»

The sudden failure this month of FTX, valued at $32bn this year, has shocked investors who backed it and traders who used it. Legal filings on Sunday revealed that FTX owes its 50 largest creditors, likely to include a wide variety of hedge funds, more traditional asset managers and other traders, more than $3bn.

“I lost my investors’ money after they put faith in me to manage risk and I am truly sorry for that,” tweeted Travis Kling, founder of Ikigai Asset Management, which has a “large majority” of its hedge fund’s assets stuck on FTX. “I have publicly endorsed FTX many times,” he added. “I was wrong.”

Crypto-focused hedge funds have direct exposure to FTX Group or to FTT, FTX’s own digital token which it promoted to incentivise more trading on its main exchange, of around $2bn, according to data group Crypto Fund Research.

Earlier this month the Financial Times revealed that Galois Capital, whose founder Kevin Zhou is credited with spotting the collapse of cryptocurrency luna, had around half its capital stuck on FTX.

Zhou admitted he was “deeply sorry” and that he had under-appreciated “the solvency risk with holding our funds at FTX”. He said it could take a few years to recover “some percentage of our assets”.

Crypto Fund Research estimates that between 100 and 150 crypto hedge funds, or around 25 to 40% of the total number of such specialist funds, have some direct exposure to FTX Group or to FTT.

«

Zhou was smart enough to figure out that luna was going belly-up and taking other people’s investments with it, yet not smart enough to figure out that the investments he had made in another cryptocurrency exchange issuing its own token wasn’t a safe haven? A fabulous example of motivated reasoning: as long as it didn’t involve his own decision-making, he could see it was wrong.

The psychological implications of the whole crypto bubble are going to be fascinating to untangle.
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Elon Musk wants every Twitter employee sending weekly updates about their work via email • The Verge

Alex Heath:

»

Elon Musk wants every Twitter employee sending weekly updates about their work via email now. Per an internal memo to employees that I obtained, every Friday all Twitter employees are required to send an email update on their work with the subject line structure: “Weekly Update, name, dept, and date.” Inside the email, they must include what project they are working on, “code samples” if relevant or summaries of work for non-technical work, and what they have been trying to accomplish. “Looking forward to making Twitter the highest performing tech software company in the world,” the internal memo ends. Hardcore!

«

The responses to this have been interesting: it’s a very Rorschach blot move. Steven Sinofsky, who pushed the concept of the internet to Bill Gates as a young engineer at Microsoft, and later led the Windows division, tweeted that “I had to send weekly mail for at least the first 5 years as an eng.”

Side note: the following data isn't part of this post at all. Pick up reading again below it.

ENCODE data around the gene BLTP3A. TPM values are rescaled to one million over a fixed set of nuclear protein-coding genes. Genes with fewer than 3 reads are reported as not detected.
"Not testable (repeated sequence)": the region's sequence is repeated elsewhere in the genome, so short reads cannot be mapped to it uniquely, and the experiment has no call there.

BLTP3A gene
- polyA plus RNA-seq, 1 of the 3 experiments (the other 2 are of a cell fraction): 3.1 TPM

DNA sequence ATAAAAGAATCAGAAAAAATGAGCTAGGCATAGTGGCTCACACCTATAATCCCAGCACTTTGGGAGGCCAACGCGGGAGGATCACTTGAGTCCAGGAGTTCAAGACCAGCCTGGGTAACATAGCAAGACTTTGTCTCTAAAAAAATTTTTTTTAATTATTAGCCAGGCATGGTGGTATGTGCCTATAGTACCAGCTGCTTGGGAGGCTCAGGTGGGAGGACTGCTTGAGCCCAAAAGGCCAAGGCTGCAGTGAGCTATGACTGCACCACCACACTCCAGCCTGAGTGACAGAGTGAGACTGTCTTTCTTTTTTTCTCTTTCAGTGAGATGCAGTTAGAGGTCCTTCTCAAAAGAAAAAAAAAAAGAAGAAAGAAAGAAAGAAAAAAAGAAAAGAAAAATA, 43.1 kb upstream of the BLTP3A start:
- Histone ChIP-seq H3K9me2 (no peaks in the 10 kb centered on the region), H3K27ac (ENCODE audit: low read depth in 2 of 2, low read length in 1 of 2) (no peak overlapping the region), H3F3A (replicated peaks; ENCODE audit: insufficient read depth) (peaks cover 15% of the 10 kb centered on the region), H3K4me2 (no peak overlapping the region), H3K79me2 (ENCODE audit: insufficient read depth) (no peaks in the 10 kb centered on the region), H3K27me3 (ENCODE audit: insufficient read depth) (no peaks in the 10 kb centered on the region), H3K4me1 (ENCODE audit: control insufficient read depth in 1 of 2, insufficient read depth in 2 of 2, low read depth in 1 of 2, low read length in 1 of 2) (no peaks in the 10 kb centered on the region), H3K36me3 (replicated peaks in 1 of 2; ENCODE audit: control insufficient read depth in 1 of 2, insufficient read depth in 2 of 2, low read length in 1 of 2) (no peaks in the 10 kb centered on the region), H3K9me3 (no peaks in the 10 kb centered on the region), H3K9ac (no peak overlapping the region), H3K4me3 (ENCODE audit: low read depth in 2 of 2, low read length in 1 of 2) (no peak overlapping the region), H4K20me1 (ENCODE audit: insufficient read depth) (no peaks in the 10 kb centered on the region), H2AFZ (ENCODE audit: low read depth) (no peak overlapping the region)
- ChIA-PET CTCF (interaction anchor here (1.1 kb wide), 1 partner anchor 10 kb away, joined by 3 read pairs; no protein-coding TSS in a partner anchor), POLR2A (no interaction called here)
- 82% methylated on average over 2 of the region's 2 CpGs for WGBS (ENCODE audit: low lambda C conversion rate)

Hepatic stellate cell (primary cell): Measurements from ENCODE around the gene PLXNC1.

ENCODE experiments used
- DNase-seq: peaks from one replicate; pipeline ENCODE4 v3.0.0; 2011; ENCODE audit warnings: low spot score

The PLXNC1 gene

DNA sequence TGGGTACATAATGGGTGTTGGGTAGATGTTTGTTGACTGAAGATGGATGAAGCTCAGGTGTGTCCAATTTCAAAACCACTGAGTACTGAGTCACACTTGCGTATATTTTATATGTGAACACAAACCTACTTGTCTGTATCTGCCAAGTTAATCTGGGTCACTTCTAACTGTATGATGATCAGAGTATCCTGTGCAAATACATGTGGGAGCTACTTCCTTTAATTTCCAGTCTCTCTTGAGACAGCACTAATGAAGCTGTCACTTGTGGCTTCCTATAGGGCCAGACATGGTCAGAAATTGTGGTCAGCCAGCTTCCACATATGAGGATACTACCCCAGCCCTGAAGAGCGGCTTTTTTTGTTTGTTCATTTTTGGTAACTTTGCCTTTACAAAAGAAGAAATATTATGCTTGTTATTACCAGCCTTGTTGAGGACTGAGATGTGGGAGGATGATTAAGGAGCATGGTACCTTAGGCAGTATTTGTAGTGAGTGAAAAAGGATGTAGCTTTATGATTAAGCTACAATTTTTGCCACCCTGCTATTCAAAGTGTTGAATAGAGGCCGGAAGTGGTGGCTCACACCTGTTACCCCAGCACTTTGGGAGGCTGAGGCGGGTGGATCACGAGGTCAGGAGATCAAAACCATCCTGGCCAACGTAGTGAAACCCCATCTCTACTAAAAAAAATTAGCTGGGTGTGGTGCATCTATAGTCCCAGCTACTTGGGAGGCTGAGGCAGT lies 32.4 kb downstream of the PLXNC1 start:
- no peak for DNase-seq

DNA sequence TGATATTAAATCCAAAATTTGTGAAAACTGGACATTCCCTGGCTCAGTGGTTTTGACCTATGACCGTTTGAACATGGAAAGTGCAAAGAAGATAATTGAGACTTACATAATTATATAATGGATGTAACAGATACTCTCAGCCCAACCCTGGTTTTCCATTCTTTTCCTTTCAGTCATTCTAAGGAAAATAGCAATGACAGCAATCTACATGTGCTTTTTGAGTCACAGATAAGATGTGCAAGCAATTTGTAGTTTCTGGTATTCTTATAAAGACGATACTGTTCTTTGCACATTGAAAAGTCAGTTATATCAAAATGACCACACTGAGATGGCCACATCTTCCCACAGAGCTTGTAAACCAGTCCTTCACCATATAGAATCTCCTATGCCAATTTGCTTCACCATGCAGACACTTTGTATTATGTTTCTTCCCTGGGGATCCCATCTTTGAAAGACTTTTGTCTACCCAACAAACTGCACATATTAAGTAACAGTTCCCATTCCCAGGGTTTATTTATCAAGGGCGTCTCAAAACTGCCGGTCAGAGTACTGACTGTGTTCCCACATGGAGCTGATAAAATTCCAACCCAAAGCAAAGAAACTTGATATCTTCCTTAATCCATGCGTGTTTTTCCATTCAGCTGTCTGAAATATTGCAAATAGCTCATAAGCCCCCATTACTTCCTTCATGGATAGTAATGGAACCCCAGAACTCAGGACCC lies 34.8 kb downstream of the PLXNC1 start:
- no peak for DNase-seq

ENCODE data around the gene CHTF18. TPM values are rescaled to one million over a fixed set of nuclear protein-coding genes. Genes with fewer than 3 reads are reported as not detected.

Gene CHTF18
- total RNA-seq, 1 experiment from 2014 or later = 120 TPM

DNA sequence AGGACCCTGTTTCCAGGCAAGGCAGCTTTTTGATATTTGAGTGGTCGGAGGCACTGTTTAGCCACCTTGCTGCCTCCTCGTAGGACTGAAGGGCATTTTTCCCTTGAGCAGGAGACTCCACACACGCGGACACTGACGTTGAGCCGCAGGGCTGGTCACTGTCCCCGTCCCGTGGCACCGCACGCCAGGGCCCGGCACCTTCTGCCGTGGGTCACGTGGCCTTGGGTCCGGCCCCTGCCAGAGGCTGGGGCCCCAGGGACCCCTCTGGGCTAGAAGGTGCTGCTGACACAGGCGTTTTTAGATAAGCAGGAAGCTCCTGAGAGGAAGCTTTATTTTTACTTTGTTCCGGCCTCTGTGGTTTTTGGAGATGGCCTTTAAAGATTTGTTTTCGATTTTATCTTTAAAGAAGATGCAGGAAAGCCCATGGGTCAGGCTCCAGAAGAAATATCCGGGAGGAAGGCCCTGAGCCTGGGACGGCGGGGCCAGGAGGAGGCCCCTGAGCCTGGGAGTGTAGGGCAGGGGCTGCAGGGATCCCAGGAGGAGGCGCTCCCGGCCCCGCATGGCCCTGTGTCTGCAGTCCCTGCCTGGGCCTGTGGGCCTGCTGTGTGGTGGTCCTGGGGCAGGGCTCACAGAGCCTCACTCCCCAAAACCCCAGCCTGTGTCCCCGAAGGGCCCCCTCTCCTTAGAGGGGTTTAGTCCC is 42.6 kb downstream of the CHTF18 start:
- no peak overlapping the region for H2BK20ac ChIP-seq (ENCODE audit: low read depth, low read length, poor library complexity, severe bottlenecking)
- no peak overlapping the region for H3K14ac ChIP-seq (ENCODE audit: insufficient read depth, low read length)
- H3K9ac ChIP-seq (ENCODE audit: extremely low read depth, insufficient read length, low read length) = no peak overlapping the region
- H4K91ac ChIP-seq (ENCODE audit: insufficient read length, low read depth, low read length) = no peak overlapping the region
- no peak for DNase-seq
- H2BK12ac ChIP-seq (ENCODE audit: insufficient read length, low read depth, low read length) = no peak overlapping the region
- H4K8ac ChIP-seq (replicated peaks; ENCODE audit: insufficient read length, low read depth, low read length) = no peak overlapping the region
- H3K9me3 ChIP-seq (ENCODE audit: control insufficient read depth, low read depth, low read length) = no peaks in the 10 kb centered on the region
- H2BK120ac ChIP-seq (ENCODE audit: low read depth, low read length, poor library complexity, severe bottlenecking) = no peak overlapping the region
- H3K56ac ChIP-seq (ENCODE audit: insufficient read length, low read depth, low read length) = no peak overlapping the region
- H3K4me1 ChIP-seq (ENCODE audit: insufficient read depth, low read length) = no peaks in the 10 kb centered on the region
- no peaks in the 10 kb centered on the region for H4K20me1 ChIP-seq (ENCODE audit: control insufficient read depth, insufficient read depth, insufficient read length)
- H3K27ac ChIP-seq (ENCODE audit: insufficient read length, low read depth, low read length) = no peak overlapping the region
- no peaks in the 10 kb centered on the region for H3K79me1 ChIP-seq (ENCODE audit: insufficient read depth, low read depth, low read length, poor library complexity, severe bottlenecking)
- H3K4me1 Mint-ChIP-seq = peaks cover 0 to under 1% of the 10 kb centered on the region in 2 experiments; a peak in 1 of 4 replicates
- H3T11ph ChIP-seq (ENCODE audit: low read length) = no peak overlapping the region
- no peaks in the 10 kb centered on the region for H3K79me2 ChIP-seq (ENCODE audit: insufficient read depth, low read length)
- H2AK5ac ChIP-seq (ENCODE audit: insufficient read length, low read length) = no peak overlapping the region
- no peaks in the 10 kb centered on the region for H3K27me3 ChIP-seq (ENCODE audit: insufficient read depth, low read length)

Well, sure, but he joined Microsoft in July 1989. Nowadays we have code repositories and you can see when and how much code people write and check in and check out. But his tweet drew lots of supportive responses as well as people saying such practices might have been OK for boomers but not now. (Now I think about it, I did have to write a weekly email to my manager when I ran the Guardian’s Technology section explaining what was in the upcoming issue and thus made it thrilling. Some weeks this was easier than others.)
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Hacked Facebook accounts can take years to recover • The Washington Post

Tatum Hunter:

»

Help Desk, the personal technology section at The Washington Post, has received hundreds of emails from people locked out of their Facebook accounts with no idea how to get back in. Many lose their accounts to hackers, who take over Facebook pages to resell them or to game search-engine rankings.

In some cases, losing the account is an inconvenience. But in many others, it is a threat to the finances, relationships or well-being of the user. Groce, for instance, estimates she has lost $18,000 in income after waiting for months for her account to be unlocked.

“We have clients crying on Zoom calls, as they have lost their business and livelihood,” said Jonas Borchgrevink, founder of Hacked.com, which helps victims navigate the notoriously confusing process for recovering hacked Facebook accounts.

Facebook shot to global dominance by promising to be a central hub for our lives, introducing tools to help us run businesses, make payments and even keep track of loved ones during disasters. But once you hit a snag, like an account takeover, that support disappears, dozens of users say, leaving people to flounder in an automated system.

Despite reporting revenue of more than $27bn [and $4.4bn profit] in the third quarter, Facebook parent company Meta is a multinational technology giant without real customer support, users say. This month Meta announced it will lay off 11% of its workforce. It is unclear how these cuts will affect account security and customer support.

Last year Facebook told The Post it was working on new processes to solve these problems. A year later, not much appears to have changed. The company has no new initiatives for helping people recover their accounts.

«

The WaPo offers “take these steps to get back into your hacked Facebook account“, from September 2021, which offers how to attempt it about halfway down.

Really what’s needed (too) is for Meta to force 2FA on users, the same way Apple nags and nags you to turn it on for an iPhone or similar in your iCloud account. So many hacks wouldn’t happen.
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• Why do social networks drive us a little mad?